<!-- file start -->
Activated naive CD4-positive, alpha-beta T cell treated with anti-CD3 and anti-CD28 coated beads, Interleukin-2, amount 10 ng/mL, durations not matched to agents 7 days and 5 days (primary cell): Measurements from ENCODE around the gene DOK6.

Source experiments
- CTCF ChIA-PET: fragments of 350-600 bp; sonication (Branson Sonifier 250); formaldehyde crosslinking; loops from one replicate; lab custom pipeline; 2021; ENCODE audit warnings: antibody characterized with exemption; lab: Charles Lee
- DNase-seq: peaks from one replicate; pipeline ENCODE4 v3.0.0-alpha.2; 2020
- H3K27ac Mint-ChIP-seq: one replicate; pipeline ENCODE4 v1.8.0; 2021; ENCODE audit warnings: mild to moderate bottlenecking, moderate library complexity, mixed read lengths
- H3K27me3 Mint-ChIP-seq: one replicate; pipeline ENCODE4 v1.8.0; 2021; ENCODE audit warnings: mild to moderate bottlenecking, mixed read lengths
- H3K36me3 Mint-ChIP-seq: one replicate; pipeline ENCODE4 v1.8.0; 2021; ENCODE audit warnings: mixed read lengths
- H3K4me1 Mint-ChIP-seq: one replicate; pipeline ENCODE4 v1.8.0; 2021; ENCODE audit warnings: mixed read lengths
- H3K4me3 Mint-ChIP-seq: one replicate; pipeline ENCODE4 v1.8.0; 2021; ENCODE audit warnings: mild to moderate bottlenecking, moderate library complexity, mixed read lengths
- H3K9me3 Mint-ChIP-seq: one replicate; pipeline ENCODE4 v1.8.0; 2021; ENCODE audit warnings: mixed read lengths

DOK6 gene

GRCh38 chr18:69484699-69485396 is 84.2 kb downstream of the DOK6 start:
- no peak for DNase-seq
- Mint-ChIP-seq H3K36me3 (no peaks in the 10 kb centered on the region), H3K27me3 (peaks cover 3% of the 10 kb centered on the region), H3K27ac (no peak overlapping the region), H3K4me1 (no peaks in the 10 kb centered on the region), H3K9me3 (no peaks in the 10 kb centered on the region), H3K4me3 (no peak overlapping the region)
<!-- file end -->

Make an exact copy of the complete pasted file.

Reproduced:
Activated naive CD4-positive, alpha-beta T cell treated with anti-CD3 and anti-CD28 coated beads, Interleukin-2, amount 10 ng/mL, durations not matched to agents 7 days and 5 days (primary cell): Measurements from ENCODE around the gene DOK6.

Source experiments
- CTCF ChIA-PET: fragments of 350-600 bp; sonication (Branson Sonifier 250); formaldehyde crosslinking; loops from one replicate; lab custom pipeline; 2021; ENCODE audit warnings: antibody characterized with exemption; lab: Charles Lee
- DNase-seq: peaks from one replicate; pipeline ENCODE4 v3.0.0-alpha.2; 2020
- H3K27ac Mint-ChIP-seq: one replicate; pipeline ENCODE4 v1.8.0; 2021; ENCODE audit warnings: mild to moderate bottlenecking, moderate library complexity, mixed read lengths
- H3K27me3 Mint-ChIP-seq: one replicate; pipeline ENCODE4 v1.8.0; 2021; ENCODE audit warnings: mild to moderate bottlenecking, mixed read lengths
- H3K36me3 Mint-ChIP-seq: one replicate; pipeline ENCODE4 v1.8.0; 2021; ENCODE audit warnings: mixed read lengths
- H3K4me1 Mint-ChIP-seq: one replicate; pipeline ENCODE4 v1.8.0; 2021; ENCODE audit warnings: mixed read lengths
- H3K4me3 Mint-ChIP-seq: one replicate; pipeline ENCODE4 v1.8.0; 2021; ENCODE audit warnings: mild to moderate bottlenecking, moderate library complexity, mixed read lengths
- H3K9me3 Mint-ChIP-seq: one replicate; pipeline ENCODE4 v1.8.0; 2021; ENCODE audit warnings: mixed read lengths

DOK6 gene

GRCh38 chr18:69484699-69485396 is 84.2 kb downstream of the DOK6 start:
- no peak for DNase-seq
- Mint-ChIP-seq H3K36me3 (no peaks in the 10 kb centered on the region), H3K27me3 (peaks cover 3% of the 10 kb centered on the region), H3K27ac (no peak overlapping the region), H3K4me1 (no peaks in the 10 kb centered on the region), H3K9me3 (no peaks in the 10 kb centered on the region), H3K4me3 (no peak overlapping the region)